Q&A: TeacherTube Gives Educators Their Own Video Platform
Move over, television. More than 100 million Internet users are watching online videos every day.
Of course, the vast majority of users are orbiting video-sharing giants like YouTube and Vimeo. But neither of those sites caters specifically to educators.
TeacherTube is helping to fill that gap. Through hundreds of short videos, teachers show that learning can be fun. The biggest video hit on the site is a rap music video featuring the U.S. presidents, boasting more than 140 million views.
The blog and video-sharing site was featured as one of EdTech’s Must-Read K–12 IT Blogs. We spoke with Jason Smith, TeacherTube’s CEO, about the idea behind the site’s origins and where the format is headed in education.
EDTECH: What sets your blog apart from others?
SMITH: TeacherTube’s blog promotes educational videos to our community members and provides learning opportunities on how to better use technology in the classroom.
EDTECH: What made you want to create the blog?
SMITH: We believe it is important to stay in engaged with our community members, and having our TeacherTube blog helps us achieve this goal.
EDTECH: YouTube has become an unstoppable force on the Internet. Could you talk about the short video format, and how it makes sense for education?
SMITH: Without question, we were inspired by YouTube. The ability to easily create, engage, collaborate and share videos in an online community was and is an exciting concept. This is why YouTube has over a billion unique users per month. However, the vast majority of the content on YouTube is not for educational purposes. In fact, many schools block YouTube, based on inappropriate videos and comments.
In 2007, we knew that digital content would start taking over educational resources. The idea that a teacher could connect a video to better emphasize or engage her students would be important. As well, once a teacher had created his video and uploaded it to TeacherTube, his students would have access to their teacher teaching that concept 24/7, and this would have a positive impact on student learning.
Therefore, we created TeacherTube for teachers to have a safe, free, online educational resource community for teachers.
EDTECH: How do you curate your selections? Who are some of the most prolific educational video creators?
SMITH: Our content is curated mostly through our community members by appropriateness, subject and learning standards. However, our staff and partners help with this process at a much lower level.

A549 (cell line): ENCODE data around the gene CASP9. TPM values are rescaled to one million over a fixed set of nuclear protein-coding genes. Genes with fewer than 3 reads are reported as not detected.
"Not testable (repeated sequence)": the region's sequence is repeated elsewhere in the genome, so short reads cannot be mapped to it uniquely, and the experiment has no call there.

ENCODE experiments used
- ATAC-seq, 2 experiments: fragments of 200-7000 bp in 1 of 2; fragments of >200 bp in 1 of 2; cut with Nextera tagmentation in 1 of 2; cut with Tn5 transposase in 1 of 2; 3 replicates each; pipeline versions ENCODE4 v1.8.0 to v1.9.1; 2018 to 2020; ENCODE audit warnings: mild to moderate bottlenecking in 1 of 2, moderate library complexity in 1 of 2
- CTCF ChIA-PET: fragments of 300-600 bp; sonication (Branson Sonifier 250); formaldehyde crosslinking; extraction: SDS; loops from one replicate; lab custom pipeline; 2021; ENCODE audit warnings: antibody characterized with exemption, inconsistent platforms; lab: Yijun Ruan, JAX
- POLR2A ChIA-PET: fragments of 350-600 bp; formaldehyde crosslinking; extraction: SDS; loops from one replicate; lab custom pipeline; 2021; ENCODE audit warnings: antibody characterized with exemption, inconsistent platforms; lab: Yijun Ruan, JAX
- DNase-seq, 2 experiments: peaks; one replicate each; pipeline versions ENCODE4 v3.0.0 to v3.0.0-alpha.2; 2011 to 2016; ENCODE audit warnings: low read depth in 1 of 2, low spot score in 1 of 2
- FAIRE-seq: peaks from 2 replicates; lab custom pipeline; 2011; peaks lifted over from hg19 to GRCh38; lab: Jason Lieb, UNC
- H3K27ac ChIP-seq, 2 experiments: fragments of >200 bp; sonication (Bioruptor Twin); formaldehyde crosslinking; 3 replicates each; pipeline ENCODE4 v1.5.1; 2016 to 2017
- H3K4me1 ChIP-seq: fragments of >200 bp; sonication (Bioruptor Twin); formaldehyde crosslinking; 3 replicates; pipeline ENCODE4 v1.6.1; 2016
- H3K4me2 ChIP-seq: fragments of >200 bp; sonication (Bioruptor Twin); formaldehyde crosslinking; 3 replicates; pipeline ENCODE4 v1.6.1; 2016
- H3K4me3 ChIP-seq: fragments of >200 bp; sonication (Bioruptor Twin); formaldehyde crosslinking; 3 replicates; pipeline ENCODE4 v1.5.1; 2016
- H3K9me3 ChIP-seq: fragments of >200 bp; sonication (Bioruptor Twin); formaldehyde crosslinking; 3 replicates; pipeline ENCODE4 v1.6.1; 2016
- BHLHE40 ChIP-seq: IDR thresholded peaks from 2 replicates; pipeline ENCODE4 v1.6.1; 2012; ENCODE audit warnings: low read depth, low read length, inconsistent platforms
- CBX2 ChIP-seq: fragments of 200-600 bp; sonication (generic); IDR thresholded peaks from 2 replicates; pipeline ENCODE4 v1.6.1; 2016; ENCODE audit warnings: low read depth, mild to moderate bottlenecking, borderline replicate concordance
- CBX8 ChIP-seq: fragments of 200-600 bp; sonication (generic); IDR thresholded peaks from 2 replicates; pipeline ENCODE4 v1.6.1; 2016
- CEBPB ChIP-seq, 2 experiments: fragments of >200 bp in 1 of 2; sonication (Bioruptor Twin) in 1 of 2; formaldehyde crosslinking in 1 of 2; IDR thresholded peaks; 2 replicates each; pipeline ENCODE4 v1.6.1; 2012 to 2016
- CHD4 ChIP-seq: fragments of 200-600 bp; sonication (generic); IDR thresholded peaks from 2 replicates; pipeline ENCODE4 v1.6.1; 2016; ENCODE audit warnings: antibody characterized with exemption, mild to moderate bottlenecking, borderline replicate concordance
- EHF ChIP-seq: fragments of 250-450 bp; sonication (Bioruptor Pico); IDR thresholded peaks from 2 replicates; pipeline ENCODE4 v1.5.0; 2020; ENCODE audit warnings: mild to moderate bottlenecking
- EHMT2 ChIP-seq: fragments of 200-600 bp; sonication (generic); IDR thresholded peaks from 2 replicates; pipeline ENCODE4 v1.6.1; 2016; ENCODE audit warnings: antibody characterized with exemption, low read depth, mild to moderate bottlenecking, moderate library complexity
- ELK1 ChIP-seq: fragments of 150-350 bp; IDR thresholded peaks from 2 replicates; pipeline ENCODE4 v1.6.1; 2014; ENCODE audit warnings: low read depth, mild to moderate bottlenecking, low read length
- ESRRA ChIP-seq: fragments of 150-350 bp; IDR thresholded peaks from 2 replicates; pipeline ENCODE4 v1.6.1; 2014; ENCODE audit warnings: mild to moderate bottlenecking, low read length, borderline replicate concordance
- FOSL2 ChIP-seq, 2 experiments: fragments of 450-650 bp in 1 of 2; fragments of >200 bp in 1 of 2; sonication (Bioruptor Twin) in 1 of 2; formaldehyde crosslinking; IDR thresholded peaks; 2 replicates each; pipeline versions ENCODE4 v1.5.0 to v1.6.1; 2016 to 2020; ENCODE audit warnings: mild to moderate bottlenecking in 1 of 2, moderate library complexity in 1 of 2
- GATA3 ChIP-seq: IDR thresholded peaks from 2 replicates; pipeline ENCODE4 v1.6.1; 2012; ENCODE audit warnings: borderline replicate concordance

Our most prolific video creators are the American Institute for History Education, Texas Instruments, Howdini and, most recently, Jason Lindsey from Hooked on Science. During the school year, it’s not unusual for Lindsey to have well over a thousand views shortly after uploading his videos.
EDTECH: What's one recent technological innovation you think educators take for granted?
SMITH: The obvious answer for me is mobile technology. Take, for example, smartphones. Most 6th- to 12th-grade students have a smartphone. For those students that don’t have smartphones, schools could easily have a smartphone drive to [obtain] enough smartphones for every student. Between my wife and me, we have five smartphones. We use two of them, which means my family has three wireless educational resources ready for an economically disadvantaged student to use. I’m confident that we are not the only family with multiple smartphones stored in a kitchen drawer.
I believe that smartphones and/or tablets should take the place of all paper assignments at the secondary level. Think about it: Let’s say a student is reading their U.S. History textbook from their smartphone. The student is reading about the Emancipation Proclamation. As the student is reading, she sees a hypertext link. She clicks the link, and a TeacherTube video plays Abraham Lincoln (an actor, of course) reading the Emancipation Proclamation from the American Institute for History Education. History just came to life for that student.
That level of engagement just moved the student’s learning to long-term memory.